Many people simply assume that motorists are almost invariably at fault in accidents involving cars and bicyclists. After all, in these kinds of accidents, the person on the bike is usually much more seriously injured than the driver of the car, and bicycle enthusiasts are very vocal about the need for motorists to “share the road” with pedal-powered vehicles.
In reality, however, both bicyclists and motorists can be at fault in accidents. In determining fault, the law looks to whether either party’s negligence1 caused the accident. Negligence, in this context, refers to a party’s failure to conduct himself or herself with the degree of care that would ordinarily be exercised by a reasonable person in the same or similar circumstances. Both bicyclists and drivers could potentially be negligent, so both could be at fault of an accident.
Both bicyclists and drivers are required to follow the rules of the road, and any violations could be the basis for determining fault in an accident. Some of the ways that both bicyclists and drivers could negligently cause and accident include the following:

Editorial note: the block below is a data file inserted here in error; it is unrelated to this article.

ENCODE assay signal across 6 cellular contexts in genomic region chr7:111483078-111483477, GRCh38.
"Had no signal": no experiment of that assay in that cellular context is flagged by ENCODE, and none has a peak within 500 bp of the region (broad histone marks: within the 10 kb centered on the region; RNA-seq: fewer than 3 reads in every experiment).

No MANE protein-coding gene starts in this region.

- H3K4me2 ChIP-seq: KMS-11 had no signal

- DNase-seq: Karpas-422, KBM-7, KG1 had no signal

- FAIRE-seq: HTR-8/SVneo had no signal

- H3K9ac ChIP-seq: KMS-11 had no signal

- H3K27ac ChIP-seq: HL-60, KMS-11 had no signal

- Failure to maintain a lane
- Failure to yield the right of way
- Ignoring stop signs or stop lights
- Failing to signal turns
What Happens if Both Parties are at Fault?
Sometimes, the negligence of both a bicyclist and a motorist contribute to an accident. Imagine, for example, a speeding motorist collides with a bicyclist who failed to signal a left turn across traffic. In this situation, who recovers?
Under Michigan’s comparative fault law,2 the damages of the party seeking damages from the other (the party who initiated the suit) will have his or her award reduced by the percentage they are deemed to be at fault. For example, if the total award is $100,000 but the plaintiff is deemed to be 10% at fault, he or she will receive $90,000 ($100,000-10%). If, however, the plaintiff is found to be more than at fault than the other party, the economic damages awarded will be reduced by his or her percentage of fault and no non-economic damages awarded at all.
Call Michigan Injury Lawyers Today to Schedule a Free Case Evaluation
If you have been involved in an accident involving a bicycle and a motor vehicle, you should call an attorney as soon as possible. In some instances, you may be able to recover compensation for your losses, including your medical expenses, damage to your property, physical and emotional pain and suffering, and lost income. To schedule a free consultation with one of our Michigan personal injury attorneys, call our office today at 313-GET-HELP.